Patricia Krenwinkel was released by a California parole board on Thursday. This is more than 50 years after Charles Manson and his followers terrorized the state. She wrote “Helter Sketer” on a wall with the blood of one their victims.

Krenwinkel, now 74, was previously refused parole 14 times in relation to the 1969 slayings, which included Sharon Tate, Sharon Tate’s pregnant actress, and four others. In what the prosecutors believe was an attempt to start a war of races, she helped Leno LaBianca, a grocer, and Rosemary his wife Rosemary die that night.

Before the recommendation for parole is likely to be sent to the Governor, it will be reviewed by a legal division of state parole board. Gavin Newsom will make a decision in five months. He rejected parole requests for Manson’s followers, and he died in prison in 2017.

Since Krenwinkel was denied parole in 2017, new laws required that the parole panel consider Krenwinkel’s young age when deciding whether she should be allowed to parole her.

Los Angeles County prosecutors were absent at the parole hearing for the first-time. This was due to District Attorney George Gascon’s policy that prosecutors should not participate in the decision about whether prisoners are ready for release.

Keith Wattley, Krenwinkel’s attorney, stated that relatives of the victims raised the same objections as the prosecutors in the past.

This time, the parole panel was more open to following the law. He said that she had not been disciplined and that she is no longer a danger for society.

He said that she had “completely transformed” from the person she was at the time she had committed this crime. This is what it takes to be granted parole.

Wattley stated, “I hope that the governor realizes that he shouldn’t be playing politics with people’s lives.” Wattley stated that the governor would block her parole, not because he is afraid of her but because he doesn’t like her. The law does not allow this.”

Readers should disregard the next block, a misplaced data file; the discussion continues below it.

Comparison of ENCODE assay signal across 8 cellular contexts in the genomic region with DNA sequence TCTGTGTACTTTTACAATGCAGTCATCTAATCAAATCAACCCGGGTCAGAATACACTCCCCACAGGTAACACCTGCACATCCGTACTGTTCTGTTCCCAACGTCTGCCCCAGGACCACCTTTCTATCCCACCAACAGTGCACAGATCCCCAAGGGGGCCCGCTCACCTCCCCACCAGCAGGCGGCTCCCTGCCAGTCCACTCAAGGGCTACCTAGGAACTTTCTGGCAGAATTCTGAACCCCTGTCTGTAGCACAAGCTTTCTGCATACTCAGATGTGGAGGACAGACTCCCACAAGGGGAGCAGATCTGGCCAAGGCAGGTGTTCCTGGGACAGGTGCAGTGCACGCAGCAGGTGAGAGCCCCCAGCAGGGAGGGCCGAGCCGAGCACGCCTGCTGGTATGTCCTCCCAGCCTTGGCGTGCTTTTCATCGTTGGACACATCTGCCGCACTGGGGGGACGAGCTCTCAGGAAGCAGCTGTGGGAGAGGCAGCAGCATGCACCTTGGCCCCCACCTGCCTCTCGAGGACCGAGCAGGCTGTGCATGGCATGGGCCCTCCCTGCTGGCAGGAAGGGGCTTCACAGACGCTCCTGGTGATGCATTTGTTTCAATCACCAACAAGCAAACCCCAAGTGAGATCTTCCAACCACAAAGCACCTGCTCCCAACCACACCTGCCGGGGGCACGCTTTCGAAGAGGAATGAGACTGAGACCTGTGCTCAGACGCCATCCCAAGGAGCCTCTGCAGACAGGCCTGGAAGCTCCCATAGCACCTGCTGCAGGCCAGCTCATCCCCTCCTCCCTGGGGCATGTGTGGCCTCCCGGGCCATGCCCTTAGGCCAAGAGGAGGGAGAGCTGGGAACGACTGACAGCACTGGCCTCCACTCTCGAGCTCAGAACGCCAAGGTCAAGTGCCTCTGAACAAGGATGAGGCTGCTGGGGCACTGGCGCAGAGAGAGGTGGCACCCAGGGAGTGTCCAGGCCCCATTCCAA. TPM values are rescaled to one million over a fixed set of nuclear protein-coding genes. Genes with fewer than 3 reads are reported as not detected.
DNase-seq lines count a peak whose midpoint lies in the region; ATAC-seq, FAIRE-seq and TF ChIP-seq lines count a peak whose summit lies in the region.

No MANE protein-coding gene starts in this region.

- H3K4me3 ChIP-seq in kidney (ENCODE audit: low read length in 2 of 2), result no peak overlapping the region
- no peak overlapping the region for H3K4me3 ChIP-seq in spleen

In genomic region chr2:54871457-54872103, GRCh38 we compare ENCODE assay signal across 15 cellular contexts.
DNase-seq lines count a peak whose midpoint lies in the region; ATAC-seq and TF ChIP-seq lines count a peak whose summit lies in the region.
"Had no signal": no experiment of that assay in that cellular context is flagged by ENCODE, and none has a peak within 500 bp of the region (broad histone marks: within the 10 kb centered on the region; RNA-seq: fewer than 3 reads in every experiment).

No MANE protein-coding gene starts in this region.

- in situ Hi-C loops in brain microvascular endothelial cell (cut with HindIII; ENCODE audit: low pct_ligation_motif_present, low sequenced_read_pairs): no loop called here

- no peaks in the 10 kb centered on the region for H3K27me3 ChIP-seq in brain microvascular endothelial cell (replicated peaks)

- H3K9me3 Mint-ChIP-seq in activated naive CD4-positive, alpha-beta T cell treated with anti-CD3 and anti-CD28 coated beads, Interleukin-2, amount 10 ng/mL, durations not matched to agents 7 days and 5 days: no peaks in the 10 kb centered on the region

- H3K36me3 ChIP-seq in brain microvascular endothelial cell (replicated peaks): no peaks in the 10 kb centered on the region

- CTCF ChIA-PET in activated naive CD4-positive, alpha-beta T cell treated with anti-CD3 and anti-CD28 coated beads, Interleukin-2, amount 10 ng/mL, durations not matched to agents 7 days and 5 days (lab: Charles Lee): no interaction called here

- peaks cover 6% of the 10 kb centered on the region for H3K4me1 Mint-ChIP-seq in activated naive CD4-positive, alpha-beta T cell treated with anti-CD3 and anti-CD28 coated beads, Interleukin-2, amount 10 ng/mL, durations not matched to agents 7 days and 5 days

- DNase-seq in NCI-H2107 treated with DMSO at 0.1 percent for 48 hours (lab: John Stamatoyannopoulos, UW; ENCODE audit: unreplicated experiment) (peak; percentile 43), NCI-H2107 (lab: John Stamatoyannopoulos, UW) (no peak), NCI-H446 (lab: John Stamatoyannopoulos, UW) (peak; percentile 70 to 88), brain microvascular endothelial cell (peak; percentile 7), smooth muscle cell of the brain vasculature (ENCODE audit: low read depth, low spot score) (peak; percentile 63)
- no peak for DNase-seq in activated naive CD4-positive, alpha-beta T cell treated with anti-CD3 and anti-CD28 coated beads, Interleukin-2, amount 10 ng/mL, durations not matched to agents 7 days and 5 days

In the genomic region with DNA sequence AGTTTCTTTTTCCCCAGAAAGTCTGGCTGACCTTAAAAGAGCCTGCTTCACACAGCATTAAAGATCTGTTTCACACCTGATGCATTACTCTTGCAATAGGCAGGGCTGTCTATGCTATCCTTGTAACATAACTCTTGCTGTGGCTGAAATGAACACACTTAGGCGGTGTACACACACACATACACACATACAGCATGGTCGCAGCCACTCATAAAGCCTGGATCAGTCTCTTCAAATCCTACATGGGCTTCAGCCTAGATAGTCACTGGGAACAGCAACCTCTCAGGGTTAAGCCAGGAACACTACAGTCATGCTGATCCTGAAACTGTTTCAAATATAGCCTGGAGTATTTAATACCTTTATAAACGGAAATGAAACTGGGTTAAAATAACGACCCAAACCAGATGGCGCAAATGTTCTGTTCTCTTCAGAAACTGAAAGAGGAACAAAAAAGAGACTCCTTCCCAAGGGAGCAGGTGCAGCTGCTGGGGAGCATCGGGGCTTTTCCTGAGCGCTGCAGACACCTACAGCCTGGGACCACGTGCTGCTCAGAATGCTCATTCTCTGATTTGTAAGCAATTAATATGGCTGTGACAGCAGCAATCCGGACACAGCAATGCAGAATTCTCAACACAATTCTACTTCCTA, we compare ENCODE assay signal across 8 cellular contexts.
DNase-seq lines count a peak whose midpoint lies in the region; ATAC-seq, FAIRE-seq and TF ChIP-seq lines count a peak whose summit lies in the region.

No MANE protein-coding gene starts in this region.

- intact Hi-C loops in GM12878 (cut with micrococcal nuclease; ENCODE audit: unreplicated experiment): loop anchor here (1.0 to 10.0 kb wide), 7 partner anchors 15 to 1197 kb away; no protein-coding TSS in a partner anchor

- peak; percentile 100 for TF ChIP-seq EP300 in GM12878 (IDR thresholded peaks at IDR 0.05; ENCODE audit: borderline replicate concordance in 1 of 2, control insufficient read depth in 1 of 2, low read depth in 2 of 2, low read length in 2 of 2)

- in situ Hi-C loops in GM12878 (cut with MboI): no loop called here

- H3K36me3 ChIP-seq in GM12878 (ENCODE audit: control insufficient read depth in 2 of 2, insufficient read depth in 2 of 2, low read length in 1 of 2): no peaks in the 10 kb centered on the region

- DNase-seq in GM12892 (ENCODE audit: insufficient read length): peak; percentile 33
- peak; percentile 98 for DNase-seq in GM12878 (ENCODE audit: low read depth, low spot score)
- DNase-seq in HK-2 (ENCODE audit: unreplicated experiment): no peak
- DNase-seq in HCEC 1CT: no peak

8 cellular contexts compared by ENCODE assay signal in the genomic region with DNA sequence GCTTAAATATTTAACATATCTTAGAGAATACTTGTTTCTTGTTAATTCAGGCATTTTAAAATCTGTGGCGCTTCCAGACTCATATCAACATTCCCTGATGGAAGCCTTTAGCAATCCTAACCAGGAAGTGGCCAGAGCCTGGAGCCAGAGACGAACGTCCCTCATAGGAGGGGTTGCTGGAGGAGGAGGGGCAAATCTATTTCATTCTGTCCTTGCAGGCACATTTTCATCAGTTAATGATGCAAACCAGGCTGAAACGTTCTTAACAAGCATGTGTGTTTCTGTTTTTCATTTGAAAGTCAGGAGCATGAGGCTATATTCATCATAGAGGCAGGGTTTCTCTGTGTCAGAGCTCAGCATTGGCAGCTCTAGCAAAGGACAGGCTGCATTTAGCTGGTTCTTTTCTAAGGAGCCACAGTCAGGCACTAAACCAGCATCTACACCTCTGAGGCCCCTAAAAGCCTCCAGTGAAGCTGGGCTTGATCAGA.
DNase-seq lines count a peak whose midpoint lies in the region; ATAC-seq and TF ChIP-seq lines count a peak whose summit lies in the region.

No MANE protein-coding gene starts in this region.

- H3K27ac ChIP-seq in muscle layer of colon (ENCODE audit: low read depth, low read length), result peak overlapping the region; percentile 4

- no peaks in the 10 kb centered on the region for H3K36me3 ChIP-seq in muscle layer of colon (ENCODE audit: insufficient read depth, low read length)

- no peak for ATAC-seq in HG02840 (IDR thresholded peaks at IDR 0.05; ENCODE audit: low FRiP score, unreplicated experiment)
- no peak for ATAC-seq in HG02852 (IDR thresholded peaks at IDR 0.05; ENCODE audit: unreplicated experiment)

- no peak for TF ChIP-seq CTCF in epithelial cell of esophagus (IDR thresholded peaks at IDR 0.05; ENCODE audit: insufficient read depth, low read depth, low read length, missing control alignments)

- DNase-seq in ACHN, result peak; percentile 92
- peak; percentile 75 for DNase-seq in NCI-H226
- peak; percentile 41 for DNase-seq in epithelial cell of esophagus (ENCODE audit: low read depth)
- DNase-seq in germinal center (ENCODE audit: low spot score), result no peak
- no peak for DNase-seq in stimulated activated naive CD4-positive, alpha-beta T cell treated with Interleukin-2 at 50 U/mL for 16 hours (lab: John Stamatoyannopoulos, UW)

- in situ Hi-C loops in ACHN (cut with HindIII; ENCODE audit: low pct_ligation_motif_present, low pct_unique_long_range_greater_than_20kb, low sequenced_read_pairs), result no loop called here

Krenwinkel is still being held at the California Institution for Women East of Los Angeles.

Five years ago, she was denied parole by the commissioners despite her argument that she was suffering from battered woman’s syndrome at the time she participated in the bloody slayings.

Krenwinkel, a 19-year old secretary, was living with her older sibling when Manson, 33, met her at a party. In 2016, she testified that she had left her family and moved in with Manson because she believed they might be in a romantic relationship.

She said Manson had abused her emotionally and physically, and she also trafficked her to other men for sexual sex. She claimed she fled twice, only to be returned. She also said that Manson was a cruel and inhumane person who kept her company and often used drugs to get her drunk.

Krenwinkel, who was serving her last sentence, told Tate that she had repeatedly stabbed Abigail Folger (26-year-old heiress to a fortune in coffee) at Tate’s house on Aug. 9, 1969.

She said Manson had told her to do something witchy, so she stabbed La Bianca in her stomach with a fork. Then she took a rag, wrote “Helter Skeleter,” “Rise”, and “Death To Pigs” on the walls using his blood.

Her and the other participants were originally sentenced to death. After the death penalty in California was temporarily ruled unconstitutional, they were sent back to prison and given the chance of parole.

Krenwinkel was the longest-serving female prisoner in the state when Susan Atkins, a fellow Manson follower, died in 2009 from cancer. Wattley stated that he understood why she was the longest-serving female inmate in the United States.